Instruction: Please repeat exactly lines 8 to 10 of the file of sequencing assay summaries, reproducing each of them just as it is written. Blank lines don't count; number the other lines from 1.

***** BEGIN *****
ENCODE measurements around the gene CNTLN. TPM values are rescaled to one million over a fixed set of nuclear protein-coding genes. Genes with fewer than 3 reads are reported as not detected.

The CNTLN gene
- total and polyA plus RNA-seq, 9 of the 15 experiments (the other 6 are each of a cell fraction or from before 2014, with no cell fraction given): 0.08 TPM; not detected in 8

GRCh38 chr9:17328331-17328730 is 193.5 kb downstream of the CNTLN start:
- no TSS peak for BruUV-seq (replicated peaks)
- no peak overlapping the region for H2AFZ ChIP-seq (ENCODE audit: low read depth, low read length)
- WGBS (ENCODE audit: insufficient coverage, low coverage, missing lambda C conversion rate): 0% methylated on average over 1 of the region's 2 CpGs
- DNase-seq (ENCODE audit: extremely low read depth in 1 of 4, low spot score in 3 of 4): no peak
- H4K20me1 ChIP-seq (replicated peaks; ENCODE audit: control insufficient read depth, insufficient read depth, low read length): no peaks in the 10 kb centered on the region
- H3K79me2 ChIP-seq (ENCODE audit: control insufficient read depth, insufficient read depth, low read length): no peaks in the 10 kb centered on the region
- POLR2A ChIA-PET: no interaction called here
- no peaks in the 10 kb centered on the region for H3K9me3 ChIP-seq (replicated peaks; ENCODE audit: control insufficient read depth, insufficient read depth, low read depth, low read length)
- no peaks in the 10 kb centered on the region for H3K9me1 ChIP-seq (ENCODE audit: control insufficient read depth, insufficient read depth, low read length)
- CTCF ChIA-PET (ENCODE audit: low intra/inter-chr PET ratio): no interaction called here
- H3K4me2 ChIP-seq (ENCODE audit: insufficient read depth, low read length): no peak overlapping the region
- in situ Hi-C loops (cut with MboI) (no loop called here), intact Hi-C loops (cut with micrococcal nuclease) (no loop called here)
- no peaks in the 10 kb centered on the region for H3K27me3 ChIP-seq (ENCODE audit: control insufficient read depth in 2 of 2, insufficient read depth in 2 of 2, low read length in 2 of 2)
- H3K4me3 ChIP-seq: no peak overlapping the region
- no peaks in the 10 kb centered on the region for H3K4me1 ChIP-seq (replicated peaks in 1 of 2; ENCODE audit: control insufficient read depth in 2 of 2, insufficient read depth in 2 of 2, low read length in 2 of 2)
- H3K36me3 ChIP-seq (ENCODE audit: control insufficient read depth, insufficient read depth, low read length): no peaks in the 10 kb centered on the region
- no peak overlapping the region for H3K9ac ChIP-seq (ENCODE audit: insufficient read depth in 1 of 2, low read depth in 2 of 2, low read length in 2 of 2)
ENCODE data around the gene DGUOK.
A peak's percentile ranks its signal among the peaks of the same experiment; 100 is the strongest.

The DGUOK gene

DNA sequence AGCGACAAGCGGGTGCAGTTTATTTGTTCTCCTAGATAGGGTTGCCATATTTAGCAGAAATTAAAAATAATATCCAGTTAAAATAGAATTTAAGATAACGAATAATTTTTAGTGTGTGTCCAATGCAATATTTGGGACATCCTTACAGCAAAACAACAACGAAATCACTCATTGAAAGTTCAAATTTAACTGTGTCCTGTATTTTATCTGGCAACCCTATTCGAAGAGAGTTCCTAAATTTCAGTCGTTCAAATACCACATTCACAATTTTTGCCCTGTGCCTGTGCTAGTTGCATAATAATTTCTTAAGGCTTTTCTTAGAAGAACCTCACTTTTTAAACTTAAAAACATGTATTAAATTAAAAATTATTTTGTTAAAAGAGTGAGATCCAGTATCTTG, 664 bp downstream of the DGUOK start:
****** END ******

- DNase-seq (ENCODE audit: extremely low read depth in 1 of 4, low spot score in 3 of 4): no peak
- H4K20me1 ChIP-seq (replicated peaks; ENCODE audit: control insufficient read depth, insufficient read depth, low read length): no peaks in the 10 kb centered on the region
- H3K79me2 ChIP-seq (ENCODE audit: control insufficient read depth, insufficient read depth, low read length): no peaks in the 10 kb centered on the region